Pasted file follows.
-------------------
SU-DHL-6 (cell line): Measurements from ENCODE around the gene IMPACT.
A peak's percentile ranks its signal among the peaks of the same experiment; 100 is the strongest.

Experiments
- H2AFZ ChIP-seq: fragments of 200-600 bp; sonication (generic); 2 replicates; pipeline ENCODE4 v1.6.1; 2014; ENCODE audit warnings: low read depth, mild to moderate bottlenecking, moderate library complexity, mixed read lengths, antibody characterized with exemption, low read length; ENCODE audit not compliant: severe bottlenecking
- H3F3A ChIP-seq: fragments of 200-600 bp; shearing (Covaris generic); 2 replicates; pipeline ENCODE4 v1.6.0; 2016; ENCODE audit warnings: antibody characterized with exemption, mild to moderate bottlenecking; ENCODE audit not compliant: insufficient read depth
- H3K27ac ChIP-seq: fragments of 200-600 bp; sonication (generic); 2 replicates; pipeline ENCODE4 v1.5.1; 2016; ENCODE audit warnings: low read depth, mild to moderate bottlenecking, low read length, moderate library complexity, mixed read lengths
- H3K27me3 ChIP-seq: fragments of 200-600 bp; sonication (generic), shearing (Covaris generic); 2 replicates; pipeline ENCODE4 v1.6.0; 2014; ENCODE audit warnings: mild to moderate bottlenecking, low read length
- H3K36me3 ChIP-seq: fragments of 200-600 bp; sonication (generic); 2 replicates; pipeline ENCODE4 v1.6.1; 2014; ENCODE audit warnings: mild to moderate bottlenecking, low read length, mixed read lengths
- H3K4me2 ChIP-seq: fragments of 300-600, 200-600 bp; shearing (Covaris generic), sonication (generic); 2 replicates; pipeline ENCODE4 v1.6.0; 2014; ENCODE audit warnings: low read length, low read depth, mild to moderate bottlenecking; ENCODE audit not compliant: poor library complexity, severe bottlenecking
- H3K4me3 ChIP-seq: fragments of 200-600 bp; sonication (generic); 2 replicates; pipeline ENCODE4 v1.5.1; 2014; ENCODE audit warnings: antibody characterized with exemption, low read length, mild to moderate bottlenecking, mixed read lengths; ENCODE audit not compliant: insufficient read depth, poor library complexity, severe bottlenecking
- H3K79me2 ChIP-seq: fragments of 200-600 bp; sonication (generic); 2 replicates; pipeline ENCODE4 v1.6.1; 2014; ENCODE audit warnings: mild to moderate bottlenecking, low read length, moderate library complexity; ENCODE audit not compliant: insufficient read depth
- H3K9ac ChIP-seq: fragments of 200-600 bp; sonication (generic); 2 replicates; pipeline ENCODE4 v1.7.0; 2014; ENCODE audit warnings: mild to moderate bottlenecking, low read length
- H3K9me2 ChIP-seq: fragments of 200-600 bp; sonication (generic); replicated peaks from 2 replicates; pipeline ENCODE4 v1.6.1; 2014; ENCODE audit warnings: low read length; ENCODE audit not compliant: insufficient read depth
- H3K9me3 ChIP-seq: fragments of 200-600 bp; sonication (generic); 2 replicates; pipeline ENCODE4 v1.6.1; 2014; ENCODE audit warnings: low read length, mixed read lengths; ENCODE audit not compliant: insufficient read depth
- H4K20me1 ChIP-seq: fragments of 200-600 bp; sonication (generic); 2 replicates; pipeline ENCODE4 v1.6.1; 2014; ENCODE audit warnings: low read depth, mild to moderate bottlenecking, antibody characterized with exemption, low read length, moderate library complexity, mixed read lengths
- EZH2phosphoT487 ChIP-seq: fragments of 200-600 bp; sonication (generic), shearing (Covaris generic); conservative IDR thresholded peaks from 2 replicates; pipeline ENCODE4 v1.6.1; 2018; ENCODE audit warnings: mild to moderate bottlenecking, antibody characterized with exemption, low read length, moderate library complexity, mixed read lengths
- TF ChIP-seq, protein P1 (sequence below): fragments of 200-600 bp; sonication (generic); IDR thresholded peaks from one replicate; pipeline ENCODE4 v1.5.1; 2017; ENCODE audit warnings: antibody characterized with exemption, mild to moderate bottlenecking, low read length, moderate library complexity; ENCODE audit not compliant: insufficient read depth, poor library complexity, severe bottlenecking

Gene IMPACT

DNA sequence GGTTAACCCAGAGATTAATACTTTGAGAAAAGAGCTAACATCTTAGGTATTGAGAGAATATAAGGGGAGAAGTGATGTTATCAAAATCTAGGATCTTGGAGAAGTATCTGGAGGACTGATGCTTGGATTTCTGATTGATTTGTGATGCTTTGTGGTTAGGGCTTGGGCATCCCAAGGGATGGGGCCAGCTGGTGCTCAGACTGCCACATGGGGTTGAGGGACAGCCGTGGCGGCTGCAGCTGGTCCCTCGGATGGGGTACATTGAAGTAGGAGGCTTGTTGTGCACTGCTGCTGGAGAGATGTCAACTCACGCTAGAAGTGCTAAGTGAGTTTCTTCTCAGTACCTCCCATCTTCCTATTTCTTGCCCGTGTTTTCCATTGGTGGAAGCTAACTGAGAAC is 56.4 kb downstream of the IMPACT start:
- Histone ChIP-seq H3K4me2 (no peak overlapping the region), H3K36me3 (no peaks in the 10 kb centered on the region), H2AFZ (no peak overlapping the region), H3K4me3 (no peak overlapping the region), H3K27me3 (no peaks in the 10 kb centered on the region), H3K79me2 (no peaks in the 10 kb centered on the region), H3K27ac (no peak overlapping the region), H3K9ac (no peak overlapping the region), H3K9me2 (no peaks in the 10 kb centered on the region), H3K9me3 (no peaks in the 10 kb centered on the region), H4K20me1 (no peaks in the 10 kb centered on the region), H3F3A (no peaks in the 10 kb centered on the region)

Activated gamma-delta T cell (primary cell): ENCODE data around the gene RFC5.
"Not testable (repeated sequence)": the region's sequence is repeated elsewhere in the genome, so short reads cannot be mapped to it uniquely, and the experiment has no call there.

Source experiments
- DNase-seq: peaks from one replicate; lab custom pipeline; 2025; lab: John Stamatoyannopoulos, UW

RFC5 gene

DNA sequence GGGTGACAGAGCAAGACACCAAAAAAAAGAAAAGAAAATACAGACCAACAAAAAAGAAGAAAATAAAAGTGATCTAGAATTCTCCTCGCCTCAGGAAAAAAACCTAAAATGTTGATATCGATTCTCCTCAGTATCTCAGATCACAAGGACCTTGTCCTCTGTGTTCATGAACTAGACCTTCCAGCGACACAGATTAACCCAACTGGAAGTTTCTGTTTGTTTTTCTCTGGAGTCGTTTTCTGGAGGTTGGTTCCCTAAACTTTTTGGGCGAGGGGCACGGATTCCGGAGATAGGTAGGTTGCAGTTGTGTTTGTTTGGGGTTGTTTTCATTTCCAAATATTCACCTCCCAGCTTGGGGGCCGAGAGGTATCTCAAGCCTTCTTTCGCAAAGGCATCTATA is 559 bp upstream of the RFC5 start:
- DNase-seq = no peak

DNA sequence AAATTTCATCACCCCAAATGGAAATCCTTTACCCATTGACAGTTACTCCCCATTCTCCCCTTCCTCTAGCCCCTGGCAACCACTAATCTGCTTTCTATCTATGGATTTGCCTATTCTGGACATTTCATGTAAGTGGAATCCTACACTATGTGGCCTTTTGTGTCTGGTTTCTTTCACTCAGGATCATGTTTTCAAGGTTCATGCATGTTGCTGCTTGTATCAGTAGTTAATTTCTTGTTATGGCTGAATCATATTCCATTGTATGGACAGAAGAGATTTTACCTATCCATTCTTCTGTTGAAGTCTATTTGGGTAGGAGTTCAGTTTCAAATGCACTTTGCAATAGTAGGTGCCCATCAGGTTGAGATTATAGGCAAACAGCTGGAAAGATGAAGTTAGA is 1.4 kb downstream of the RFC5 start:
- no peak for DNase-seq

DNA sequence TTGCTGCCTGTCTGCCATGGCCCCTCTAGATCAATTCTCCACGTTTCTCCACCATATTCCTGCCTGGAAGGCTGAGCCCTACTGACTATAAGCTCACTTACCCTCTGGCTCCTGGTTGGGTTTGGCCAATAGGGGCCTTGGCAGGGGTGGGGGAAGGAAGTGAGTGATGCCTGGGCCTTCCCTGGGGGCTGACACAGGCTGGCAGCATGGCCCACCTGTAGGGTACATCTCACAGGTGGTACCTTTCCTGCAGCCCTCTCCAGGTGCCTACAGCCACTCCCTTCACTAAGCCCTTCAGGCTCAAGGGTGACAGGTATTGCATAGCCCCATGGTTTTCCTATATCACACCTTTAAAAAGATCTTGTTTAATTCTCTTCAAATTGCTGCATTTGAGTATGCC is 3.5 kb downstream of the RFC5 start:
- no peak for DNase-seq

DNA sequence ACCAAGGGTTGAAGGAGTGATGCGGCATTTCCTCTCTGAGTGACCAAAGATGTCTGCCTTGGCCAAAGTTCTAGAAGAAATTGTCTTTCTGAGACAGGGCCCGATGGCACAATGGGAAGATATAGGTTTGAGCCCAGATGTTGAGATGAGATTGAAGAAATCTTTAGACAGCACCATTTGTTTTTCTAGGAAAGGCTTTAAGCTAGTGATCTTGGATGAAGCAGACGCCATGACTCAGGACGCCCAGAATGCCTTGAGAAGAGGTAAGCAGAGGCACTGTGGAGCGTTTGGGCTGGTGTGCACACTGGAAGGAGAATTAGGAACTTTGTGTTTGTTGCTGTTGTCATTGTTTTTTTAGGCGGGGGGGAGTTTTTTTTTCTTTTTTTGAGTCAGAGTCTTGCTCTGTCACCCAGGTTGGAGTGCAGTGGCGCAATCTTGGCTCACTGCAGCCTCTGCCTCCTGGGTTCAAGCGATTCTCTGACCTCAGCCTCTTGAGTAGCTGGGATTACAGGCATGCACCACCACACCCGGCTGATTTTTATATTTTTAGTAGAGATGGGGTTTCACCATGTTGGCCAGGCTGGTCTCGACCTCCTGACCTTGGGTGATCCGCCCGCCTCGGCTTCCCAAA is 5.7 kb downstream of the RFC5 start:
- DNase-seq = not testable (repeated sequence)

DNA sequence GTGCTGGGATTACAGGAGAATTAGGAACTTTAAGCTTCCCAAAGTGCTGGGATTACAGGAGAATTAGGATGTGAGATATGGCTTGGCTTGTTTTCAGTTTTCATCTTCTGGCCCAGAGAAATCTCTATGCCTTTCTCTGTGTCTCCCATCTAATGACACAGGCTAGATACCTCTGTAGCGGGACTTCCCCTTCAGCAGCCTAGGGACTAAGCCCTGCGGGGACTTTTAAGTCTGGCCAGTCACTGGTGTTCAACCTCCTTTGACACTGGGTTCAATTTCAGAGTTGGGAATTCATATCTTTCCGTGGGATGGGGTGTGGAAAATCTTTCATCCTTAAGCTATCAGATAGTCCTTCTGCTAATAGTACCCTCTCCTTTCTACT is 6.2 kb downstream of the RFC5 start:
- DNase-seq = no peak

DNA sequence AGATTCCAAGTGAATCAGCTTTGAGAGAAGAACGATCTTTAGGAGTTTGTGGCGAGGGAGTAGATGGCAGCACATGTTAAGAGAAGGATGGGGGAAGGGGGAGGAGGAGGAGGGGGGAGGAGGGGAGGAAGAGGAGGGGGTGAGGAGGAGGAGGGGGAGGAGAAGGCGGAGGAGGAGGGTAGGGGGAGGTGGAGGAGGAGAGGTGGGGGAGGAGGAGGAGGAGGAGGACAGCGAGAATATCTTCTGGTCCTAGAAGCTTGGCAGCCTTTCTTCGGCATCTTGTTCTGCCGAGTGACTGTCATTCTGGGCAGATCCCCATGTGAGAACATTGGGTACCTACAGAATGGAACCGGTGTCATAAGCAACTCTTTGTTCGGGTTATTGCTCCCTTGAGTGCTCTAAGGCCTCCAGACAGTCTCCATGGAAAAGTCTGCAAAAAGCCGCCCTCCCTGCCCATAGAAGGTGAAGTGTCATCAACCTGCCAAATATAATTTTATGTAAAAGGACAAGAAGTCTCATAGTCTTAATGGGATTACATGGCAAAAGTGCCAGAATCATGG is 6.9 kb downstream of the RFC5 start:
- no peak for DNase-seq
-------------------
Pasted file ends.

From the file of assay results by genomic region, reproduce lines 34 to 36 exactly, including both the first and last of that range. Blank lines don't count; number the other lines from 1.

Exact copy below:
DNA sequence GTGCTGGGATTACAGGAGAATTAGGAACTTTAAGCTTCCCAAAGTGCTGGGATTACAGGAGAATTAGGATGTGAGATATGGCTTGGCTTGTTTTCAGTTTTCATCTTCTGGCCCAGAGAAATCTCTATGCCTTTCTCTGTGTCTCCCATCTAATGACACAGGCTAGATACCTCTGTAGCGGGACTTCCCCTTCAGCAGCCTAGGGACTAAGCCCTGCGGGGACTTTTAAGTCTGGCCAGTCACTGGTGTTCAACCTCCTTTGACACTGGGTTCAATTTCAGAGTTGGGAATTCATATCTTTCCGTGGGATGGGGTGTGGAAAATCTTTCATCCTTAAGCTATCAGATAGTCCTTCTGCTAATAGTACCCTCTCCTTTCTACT is 6.2 kb downstream of the RFC5 start:
- DNase-seq = no peak

DNA sequence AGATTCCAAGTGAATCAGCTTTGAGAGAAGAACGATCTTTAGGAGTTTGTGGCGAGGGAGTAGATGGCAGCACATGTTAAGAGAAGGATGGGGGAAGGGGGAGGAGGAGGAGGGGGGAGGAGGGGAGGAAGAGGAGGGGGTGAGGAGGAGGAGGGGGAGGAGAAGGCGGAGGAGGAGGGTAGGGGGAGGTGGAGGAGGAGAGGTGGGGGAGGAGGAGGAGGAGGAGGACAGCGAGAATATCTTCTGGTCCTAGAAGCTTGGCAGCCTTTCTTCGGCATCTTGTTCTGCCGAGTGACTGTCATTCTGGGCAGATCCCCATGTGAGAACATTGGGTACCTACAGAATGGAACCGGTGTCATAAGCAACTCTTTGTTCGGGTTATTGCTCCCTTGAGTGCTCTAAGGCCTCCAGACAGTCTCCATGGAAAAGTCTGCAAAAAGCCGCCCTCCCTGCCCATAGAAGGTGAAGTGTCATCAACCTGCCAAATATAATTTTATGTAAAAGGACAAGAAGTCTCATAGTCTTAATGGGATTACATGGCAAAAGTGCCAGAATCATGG is 6.9 kb downstream of the RFC5 start: